Since early 2010, when Congress passed healthcare reform, Florida Republican leaders have been obsessed with its overthrow. Defeating it was the priority of Gov. Rick Scott. Our last two attorneys general have led the charge in the courts. And the state Legislature did all it could to thwart its implementation.
So now that the most conservative Supreme Court in our nation’s recent history has ruled that the Affordable Care Act is constitutional, perhaps it is time to redirect a little of that negative energy used to obstruct reform toward implementing the law and solving Florida’s healthcare crisis.
Lost in all the political posturing over the last two years was what the measure means for Florida, a state where 21 percent of residents lack insurance and where more than half a million children qualify for healthcare only when they are sick enough for an emergency room admission.
Lost in the Republicans’ single-minded, obsessive focus on defeating healthcare reform was any recognition that in our state, millions of children, seniors, young adults and families are without healthcare.
And ironically, lost in their attacks of “Obamacare” was any mention of their own previous failures to address our healthcare crisis. For over a decade, the same Republicans howling loudest against healthcare reform have mismanaged Florida’s health delivery system so much so that we have the third highest rate of uninsured in the nation.
Republican luminaries with names like Bush and Rubio, in firm control of state government, relied solely upon market-based solutions and insurance-friendly regulatory schemes to deliver basic healthcare to Floridians. The result: nearly four million Floridians don’t have healthcare. These are not the very poor or the oldest amongst us, who have Medicaid or Medicare. Rather, they are working Floridians and their kids who simply can’t find an affordable healthcare product.
And there are real and dire consequences. A recent study estimated that in just 2010 alone, more than 2,200 Floridians died because of outcomes related to not having health insurance to prevent or treat illness. That does not calculate higher costs due to untreated illnesses, or the emotional toll it takes on families.
Don’t get me wrong, I get that the federal healthcare bill has its warts, and that it was created in a sausage-making factory, which is never fun to watch. But the preoccupation with repealing it and using it as a political weapon cannot eclipse the need to address the reason it came to be. Especially in Florida, which has a full-blown healthcare crisis.
Florida — more than any other state — is in the sweet spot of what health reform is intended to address. Most people here get their healthcare from their employer, and Florida’s small-business based economy and its reliance on low-wage service industry and construction jobs means most of our employees have no access to affordable insurance. The healthcare bill addresses that problem head-on through creation of healthcare exchanges.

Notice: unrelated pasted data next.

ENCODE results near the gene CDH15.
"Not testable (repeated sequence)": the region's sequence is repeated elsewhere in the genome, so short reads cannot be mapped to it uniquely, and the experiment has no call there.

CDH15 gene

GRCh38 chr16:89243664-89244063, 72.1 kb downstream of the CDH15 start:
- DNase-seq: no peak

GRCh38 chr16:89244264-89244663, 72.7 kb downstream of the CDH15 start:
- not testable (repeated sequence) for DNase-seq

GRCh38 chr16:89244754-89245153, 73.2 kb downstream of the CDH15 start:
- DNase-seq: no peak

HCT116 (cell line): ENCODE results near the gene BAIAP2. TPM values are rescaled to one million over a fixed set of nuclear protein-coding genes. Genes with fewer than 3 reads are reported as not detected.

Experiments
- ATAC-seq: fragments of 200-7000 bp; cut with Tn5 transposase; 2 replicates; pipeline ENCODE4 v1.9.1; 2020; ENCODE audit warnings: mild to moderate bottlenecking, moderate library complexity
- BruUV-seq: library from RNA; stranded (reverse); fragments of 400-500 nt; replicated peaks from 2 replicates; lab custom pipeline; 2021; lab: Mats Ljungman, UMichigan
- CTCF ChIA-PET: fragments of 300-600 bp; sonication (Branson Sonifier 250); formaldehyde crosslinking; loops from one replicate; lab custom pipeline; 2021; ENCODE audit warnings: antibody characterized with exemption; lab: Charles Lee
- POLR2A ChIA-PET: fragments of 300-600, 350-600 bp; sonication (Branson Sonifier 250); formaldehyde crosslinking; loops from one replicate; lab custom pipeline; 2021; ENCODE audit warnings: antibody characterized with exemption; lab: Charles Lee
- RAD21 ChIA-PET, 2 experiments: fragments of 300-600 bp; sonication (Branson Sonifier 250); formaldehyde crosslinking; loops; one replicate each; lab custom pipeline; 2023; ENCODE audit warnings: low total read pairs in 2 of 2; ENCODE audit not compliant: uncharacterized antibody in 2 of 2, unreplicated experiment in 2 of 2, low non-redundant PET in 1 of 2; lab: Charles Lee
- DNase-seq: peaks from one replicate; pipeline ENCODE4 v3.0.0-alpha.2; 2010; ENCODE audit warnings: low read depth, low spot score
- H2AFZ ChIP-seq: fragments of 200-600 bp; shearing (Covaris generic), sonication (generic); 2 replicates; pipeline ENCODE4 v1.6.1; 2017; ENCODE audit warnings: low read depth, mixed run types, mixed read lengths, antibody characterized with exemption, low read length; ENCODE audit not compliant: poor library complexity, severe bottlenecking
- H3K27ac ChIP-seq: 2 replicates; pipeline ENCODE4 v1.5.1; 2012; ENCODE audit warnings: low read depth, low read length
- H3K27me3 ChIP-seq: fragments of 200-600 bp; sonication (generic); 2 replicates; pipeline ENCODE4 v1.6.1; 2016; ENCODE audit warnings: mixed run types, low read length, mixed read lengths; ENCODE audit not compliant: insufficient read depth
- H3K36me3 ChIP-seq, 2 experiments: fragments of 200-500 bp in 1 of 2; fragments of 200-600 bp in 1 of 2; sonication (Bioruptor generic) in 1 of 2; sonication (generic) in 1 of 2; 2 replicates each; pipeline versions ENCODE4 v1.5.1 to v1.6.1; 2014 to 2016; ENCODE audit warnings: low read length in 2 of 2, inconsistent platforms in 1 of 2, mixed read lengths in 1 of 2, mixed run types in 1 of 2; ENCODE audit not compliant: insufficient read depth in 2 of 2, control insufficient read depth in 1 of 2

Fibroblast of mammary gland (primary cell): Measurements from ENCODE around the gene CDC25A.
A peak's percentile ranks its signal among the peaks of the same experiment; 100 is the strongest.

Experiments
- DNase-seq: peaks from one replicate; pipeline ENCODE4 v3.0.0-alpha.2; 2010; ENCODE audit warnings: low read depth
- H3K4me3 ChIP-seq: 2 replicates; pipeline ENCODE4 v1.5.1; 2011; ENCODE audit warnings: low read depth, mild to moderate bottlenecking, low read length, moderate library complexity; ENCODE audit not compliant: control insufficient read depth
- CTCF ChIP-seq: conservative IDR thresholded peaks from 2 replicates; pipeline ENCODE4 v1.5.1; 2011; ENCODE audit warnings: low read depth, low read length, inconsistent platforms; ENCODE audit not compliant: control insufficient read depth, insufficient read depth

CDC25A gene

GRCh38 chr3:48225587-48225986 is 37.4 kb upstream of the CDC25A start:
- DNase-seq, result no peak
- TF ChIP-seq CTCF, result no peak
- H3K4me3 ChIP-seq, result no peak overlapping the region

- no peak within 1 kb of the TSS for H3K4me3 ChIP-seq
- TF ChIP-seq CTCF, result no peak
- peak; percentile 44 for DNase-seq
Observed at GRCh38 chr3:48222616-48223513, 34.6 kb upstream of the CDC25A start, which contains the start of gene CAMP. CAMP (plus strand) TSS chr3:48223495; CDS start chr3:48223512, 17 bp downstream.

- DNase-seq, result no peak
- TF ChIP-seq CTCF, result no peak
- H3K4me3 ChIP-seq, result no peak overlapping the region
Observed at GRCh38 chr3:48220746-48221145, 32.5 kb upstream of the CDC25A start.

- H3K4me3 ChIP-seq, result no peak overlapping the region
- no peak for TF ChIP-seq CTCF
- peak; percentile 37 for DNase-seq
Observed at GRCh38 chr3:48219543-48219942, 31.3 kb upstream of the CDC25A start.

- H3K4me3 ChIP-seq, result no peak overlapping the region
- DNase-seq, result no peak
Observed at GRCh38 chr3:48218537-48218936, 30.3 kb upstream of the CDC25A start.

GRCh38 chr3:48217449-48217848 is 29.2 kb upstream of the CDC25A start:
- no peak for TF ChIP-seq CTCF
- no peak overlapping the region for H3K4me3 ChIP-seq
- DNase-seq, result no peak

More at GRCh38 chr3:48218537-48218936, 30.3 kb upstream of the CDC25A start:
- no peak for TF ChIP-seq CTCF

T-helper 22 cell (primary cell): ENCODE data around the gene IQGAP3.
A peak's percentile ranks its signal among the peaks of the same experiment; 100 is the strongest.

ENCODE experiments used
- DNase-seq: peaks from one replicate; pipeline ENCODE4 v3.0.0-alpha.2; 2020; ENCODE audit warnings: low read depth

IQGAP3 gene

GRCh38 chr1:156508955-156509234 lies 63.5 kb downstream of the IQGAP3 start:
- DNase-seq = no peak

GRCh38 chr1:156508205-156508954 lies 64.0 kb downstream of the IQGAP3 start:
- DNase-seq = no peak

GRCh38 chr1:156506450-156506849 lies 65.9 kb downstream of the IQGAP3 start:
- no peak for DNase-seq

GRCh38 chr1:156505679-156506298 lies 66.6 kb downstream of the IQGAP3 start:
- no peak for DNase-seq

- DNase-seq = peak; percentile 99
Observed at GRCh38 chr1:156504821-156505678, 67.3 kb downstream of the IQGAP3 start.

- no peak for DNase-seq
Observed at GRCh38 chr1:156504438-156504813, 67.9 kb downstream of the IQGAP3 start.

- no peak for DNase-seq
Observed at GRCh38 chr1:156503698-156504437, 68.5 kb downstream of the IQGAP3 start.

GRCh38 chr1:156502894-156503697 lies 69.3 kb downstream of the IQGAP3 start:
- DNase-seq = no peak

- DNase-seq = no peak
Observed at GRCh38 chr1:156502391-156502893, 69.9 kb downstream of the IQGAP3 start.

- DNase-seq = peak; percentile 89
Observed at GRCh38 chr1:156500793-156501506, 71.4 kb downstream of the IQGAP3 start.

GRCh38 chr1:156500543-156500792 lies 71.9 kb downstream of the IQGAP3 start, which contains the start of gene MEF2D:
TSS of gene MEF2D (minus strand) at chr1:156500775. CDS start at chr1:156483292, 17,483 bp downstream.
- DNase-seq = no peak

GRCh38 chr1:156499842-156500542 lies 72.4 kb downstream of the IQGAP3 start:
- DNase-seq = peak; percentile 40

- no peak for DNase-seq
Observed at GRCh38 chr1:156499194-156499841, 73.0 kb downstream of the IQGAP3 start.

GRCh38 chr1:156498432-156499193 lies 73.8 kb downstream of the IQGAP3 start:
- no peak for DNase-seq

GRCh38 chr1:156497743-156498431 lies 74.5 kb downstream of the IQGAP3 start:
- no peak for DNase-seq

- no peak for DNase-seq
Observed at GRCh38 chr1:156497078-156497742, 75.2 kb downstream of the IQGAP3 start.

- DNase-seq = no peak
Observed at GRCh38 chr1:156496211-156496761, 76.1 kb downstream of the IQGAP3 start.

The bill does lots of other things that Floridians desperately need and that insurance companies hate. A pre-existing condition is no longer a basis to deny insurance, and already 224,000 of Florida’s young adults are receiving coverage under their parents’ policies until age 26. A quarter million of Florida’s seniors are already getting help with the prescription drug payments to alleviate the dreaded “donut hole,” because of the law. Two and a half million of us have received preventive services, like mammograms and colonoscopies, without any co-pay; and over a million Floridians are getting significant insurance rebates because their private insurance companies spent too much on administrative or marketing expenses instead of actual care.
And the much-maligned “individual mandate,” in truth a Republican concept in it’s inception, simply requires folks who can afford insurance to take care of their own healthcare so the rest of us won’t have to pay for them. Who do you think foots the bill when the uninsured need charity care or check into a Florida safety net hospital for free care? Just look at your property tax bill to see who’s paying for that free lunch. A thousand bucks of a family’s health insurance premium goes to excess cost due to covering the uninsured.
Yes, there is no question Floridians desperately need the type of reforms provided for in the healthcare bill.
So after Republican politicians and operatives finish spinning their failure and FOX News returns to “important” issues like President Obama’s birth certificate, it’s time for Gov. Scott to get to work and enthusiastically embrace and implement healthcare reform.Dan Gelber, a lawyer, was a state senator and former House Democratic leader from Miami.